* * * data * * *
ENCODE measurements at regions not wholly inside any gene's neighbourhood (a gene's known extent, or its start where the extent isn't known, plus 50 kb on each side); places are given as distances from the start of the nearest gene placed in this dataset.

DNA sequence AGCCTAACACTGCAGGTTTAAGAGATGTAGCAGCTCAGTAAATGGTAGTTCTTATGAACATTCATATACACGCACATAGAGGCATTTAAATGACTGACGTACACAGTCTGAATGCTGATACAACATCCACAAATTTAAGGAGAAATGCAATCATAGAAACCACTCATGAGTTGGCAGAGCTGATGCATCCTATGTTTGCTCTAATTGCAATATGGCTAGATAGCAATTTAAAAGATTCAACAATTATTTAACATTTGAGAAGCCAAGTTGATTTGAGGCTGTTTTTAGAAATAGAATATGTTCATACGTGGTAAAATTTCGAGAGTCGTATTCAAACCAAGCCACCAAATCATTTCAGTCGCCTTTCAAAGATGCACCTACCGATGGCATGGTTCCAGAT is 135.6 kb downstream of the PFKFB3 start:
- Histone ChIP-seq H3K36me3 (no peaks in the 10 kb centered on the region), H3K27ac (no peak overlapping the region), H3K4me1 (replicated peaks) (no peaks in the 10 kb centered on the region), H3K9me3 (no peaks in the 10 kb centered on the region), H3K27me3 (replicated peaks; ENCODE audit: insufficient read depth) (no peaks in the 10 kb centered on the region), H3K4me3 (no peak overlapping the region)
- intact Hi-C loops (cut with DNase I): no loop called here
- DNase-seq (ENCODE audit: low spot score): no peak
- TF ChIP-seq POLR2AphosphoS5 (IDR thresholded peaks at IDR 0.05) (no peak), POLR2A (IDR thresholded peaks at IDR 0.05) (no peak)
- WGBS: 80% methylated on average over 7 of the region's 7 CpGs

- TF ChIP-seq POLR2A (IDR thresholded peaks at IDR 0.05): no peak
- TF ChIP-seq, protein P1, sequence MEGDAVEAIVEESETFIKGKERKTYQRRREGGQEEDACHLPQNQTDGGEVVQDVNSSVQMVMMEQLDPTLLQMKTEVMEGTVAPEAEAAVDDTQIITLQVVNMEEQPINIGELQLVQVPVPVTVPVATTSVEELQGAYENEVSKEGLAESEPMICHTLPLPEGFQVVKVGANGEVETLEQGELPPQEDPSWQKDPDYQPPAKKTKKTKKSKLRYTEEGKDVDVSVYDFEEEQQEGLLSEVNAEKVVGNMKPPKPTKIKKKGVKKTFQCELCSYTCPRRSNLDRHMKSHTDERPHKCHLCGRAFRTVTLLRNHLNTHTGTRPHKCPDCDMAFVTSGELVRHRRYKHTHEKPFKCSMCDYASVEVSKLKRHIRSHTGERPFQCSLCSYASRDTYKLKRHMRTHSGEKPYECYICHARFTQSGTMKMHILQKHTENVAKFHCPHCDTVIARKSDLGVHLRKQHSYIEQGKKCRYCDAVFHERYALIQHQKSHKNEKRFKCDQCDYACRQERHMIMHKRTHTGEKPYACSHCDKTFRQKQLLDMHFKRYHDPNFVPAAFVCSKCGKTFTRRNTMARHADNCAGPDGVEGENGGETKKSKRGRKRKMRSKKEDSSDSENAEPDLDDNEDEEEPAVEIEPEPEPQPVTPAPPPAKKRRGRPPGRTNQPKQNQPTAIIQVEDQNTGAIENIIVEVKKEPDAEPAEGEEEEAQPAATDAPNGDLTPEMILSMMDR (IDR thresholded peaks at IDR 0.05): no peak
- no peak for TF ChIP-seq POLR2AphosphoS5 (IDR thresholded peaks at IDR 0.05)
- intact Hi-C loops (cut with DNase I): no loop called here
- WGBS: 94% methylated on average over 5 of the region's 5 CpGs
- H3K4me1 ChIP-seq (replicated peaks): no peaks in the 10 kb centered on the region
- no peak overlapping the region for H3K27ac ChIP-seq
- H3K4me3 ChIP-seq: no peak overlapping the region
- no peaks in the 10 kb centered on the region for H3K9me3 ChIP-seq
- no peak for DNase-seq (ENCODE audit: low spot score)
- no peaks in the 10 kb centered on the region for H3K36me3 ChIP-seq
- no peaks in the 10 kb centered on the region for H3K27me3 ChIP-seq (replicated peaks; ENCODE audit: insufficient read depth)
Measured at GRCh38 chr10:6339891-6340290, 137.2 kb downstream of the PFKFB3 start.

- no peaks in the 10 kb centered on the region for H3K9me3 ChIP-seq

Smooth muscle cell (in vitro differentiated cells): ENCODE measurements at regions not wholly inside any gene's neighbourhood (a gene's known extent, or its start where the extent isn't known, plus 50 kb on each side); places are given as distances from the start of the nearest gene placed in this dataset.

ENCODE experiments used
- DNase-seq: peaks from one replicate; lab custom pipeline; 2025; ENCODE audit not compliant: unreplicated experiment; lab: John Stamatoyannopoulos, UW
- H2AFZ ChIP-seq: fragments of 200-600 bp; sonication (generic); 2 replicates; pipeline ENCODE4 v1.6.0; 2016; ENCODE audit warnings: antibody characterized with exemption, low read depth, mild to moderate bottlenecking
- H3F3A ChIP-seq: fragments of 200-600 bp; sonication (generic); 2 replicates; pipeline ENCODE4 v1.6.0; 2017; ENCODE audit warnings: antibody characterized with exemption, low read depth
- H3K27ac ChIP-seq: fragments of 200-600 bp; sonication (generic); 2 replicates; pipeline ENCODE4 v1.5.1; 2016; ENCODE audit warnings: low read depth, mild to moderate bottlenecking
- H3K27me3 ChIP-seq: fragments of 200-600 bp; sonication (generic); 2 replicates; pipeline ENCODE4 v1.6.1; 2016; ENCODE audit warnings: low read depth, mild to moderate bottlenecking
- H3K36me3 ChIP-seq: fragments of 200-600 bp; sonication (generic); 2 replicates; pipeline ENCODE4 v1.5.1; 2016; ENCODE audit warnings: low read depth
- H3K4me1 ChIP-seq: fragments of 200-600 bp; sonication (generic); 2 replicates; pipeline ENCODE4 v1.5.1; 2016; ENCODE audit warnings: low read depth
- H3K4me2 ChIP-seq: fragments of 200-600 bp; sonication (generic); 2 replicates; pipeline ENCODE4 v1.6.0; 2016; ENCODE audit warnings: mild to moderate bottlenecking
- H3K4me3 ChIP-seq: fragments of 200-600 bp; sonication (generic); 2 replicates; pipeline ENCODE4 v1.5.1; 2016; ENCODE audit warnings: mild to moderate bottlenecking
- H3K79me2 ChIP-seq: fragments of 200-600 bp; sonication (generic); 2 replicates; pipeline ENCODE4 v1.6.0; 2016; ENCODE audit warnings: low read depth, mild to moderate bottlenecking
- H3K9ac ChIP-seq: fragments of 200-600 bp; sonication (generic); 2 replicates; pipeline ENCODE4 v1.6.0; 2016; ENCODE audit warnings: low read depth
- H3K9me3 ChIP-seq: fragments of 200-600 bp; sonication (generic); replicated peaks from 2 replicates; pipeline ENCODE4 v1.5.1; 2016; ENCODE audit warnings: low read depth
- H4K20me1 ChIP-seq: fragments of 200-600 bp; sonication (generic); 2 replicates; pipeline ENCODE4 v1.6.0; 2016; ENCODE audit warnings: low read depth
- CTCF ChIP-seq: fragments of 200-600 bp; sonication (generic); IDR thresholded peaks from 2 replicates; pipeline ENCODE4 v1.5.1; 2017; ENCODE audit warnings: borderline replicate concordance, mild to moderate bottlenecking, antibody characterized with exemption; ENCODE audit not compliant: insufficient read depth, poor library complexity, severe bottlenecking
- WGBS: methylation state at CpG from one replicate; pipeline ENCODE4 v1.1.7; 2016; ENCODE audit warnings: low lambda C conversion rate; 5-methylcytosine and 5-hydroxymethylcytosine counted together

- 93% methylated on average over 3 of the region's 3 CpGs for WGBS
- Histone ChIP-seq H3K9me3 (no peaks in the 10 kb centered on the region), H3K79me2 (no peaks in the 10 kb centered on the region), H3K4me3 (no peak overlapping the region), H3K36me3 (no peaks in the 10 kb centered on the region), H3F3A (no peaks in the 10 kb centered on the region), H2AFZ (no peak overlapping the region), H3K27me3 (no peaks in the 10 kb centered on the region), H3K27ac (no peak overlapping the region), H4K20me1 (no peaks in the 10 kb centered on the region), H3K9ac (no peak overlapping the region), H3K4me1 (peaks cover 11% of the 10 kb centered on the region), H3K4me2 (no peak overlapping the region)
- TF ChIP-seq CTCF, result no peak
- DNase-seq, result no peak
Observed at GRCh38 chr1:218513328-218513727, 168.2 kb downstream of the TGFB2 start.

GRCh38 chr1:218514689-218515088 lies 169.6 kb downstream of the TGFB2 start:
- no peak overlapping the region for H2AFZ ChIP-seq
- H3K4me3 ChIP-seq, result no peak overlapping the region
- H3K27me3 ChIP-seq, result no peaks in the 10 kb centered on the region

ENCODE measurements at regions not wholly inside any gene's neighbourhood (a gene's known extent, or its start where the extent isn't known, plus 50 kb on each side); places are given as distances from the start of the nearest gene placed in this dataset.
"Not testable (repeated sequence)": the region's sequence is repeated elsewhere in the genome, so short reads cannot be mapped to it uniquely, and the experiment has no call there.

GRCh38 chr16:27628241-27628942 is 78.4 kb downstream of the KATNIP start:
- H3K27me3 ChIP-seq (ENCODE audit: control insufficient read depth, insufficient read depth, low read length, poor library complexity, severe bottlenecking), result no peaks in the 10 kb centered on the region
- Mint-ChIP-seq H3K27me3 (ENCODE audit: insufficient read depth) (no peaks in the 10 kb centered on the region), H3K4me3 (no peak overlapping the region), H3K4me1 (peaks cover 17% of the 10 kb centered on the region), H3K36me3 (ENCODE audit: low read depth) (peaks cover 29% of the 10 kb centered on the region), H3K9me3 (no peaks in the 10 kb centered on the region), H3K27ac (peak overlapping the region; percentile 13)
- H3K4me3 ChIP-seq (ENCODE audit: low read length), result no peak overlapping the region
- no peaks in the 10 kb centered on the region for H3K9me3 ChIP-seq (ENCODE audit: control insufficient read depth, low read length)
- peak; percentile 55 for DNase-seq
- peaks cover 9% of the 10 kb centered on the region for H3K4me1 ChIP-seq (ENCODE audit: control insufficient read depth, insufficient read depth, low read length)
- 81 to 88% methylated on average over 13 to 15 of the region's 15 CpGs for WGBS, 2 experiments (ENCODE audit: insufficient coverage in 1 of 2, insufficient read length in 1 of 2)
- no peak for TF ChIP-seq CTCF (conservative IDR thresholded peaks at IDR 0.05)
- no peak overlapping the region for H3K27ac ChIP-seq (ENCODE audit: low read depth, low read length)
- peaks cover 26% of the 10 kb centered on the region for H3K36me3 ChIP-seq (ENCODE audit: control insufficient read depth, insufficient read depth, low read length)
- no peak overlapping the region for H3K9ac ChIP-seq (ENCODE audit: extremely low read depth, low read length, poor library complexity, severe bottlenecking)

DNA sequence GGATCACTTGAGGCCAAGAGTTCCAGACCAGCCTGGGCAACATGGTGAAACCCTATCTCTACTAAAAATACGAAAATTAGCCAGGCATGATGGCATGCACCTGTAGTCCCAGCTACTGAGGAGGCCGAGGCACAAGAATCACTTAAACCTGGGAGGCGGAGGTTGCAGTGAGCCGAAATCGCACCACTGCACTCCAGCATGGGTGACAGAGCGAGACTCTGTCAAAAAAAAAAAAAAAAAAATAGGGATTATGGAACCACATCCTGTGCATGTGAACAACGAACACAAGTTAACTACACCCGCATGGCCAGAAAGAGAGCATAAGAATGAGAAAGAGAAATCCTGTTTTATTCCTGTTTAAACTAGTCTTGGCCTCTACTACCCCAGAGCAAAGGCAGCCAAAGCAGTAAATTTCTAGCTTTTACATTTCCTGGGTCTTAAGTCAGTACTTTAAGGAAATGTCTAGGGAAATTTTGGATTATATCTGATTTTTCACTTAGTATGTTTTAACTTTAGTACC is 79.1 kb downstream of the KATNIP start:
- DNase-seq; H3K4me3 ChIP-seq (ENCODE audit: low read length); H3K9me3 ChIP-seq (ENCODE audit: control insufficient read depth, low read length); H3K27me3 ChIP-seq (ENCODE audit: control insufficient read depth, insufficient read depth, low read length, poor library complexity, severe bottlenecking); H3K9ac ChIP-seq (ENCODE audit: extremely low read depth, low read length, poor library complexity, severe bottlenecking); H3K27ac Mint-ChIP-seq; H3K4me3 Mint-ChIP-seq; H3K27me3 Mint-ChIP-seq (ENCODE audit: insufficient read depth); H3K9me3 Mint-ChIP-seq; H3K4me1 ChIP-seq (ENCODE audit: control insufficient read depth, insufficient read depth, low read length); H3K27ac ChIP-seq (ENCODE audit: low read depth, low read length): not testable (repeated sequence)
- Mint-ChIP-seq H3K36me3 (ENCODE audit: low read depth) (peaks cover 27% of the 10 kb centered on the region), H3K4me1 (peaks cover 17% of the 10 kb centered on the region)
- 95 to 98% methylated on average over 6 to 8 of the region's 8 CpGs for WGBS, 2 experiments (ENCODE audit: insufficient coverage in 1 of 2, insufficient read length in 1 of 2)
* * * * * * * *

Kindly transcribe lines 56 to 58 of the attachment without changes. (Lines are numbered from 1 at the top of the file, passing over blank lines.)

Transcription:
- peaks cover 9% of the 10 kb centered on the region for H3K4me1 ChIP-seq (ENCODE audit: control insufficient read depth, insufficient read depth, low read length)
- 81 to 88% methylated on average over 13 to 15 of the region's 15 CpGs for WGBS, 2 experiments (ENCODE audit: insufficient coverage in 1 of 2, insufficient read length in 1 of 2)
- no peak for TF ChIP-seq CTCF (conservative IDR thresholded peaks at IDR 0.05)